The Dangers of Teen Sexting
Recently, I was interviewed by Ashley Johnson at Houston Fox Media concerning the danger of teens using live streaming apps. Since then, I have been thinking about not just the potential danger of teens live streaming photographs of themselves in compromising situations, but also the reason for this rise in messaging apps.
As a social animal, your teen learns a lot of her grownup behavior through modeling and imitating adults. A 24/7 media cycle has made celebrities not only part of our social culture, but also secondary role models for your child. Whether by accident or on purpose, celebrities are influencing your teenager — through fashion, makeup, cologne, deodorant, food, or “sexting.” In an effort to act grownup and mimic the actions of celebrities they admire, your teen may send messages and sexually-charged photos to her friends.
Of course, the dangers involved are many, including:
- Sexting explicit photos online, to a minor, is unlawful.
- Online messages with sexual content can open your child to sexual assault, pedophiles, and kidnappers.
- When your child posts sexual online messages and images through her computer or cell phone, she is inviting into her bedroom the danger of strangers, who can cause her both harm and exploitation.
- Celebrities and others can influence your minor child through the cache of wealth, power, and celebrity that appears to come simply through their sexuality. This gives weight to sexuality, as the vehicle through which attention fame and celebrity flow.
- Besides making your child vulnerable, online chatting whether through messages or photos, sexualizes your child to predators.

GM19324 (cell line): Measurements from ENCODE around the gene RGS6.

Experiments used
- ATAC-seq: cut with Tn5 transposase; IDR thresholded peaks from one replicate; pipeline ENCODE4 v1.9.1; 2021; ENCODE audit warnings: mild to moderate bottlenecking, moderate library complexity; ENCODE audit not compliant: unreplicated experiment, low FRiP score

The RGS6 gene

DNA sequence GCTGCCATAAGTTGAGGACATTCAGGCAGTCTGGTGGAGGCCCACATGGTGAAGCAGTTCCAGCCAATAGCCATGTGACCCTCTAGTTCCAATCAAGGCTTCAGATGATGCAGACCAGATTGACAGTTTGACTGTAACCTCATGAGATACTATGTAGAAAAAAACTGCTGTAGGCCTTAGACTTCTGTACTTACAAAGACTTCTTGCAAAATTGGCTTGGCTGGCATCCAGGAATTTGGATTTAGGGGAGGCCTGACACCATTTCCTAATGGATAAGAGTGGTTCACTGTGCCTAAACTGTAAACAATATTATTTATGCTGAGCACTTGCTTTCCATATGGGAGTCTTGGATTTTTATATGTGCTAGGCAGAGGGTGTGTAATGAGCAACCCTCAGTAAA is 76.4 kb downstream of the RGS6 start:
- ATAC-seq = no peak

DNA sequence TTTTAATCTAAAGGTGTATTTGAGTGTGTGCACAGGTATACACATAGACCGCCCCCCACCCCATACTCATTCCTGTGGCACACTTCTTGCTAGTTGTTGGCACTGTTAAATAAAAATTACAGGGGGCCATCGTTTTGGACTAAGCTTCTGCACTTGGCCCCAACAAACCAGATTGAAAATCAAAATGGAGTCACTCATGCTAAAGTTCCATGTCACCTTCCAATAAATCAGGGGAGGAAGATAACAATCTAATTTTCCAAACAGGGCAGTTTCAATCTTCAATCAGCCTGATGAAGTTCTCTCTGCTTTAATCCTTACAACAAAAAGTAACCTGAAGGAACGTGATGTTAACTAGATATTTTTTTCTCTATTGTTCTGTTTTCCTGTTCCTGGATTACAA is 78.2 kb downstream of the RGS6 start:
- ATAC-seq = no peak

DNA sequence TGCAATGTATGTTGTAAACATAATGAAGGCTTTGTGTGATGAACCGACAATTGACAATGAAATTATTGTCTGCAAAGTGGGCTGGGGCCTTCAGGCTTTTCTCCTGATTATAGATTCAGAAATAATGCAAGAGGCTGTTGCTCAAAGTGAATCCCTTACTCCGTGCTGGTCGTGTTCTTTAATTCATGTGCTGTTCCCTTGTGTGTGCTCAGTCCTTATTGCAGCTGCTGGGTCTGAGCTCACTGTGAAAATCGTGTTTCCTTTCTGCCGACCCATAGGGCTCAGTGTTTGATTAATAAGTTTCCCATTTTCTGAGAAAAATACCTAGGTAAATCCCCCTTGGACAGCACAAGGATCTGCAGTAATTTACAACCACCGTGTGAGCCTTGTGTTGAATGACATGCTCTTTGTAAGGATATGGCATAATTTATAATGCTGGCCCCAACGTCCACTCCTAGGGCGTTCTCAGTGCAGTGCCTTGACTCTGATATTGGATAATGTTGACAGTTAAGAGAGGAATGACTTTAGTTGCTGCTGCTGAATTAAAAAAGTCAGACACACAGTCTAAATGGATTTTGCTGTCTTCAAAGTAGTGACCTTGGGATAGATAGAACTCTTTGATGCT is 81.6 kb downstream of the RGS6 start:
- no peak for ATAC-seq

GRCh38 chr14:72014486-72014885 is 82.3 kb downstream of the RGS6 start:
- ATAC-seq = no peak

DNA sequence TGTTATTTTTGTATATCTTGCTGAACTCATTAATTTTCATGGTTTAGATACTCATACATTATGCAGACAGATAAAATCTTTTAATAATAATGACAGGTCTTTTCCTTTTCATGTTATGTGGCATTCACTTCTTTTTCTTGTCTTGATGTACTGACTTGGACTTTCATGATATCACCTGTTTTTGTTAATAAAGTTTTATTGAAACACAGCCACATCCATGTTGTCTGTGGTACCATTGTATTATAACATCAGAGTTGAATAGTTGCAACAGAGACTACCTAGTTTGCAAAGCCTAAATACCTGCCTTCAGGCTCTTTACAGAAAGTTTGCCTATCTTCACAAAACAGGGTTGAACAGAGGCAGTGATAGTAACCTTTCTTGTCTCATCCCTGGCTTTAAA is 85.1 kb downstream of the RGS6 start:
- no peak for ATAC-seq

Online Sexting Behavior is Illegal for Minors Under the Age of 16
And finally, not only is sexting with a minor illegal, but sexually-charged online chatting also creates an online visual and criminal record, that can never be expunged, and which can follow your child through college, through work, through marriage and through life. Dr. Zoe Hilton told the Commons Education Committee that, “Obviously children and particularly older children are looking at celebrities and looking at what the adult population is doing.” Further, she stated that, “I think we’ve got to the point with older teenagers where sexting is a normative behavior.”
What is the Solution?
Ultimately, the responsibility lies with you to parent your child. The computer your child is using is yours, the cell phone your child is using is yours, and you, as a parent, have the right and responsibility to parent and supervise not only what your child is doing, but with whom. Moreover, many cell phone companies and internet providers have programs that can give you a record of your child’s online activity. At the end of the day, it is important to follow the threads of your child’s online activity, so that you keep her engaged in age-appropriate activities, and emotionally and physically healthy and safe.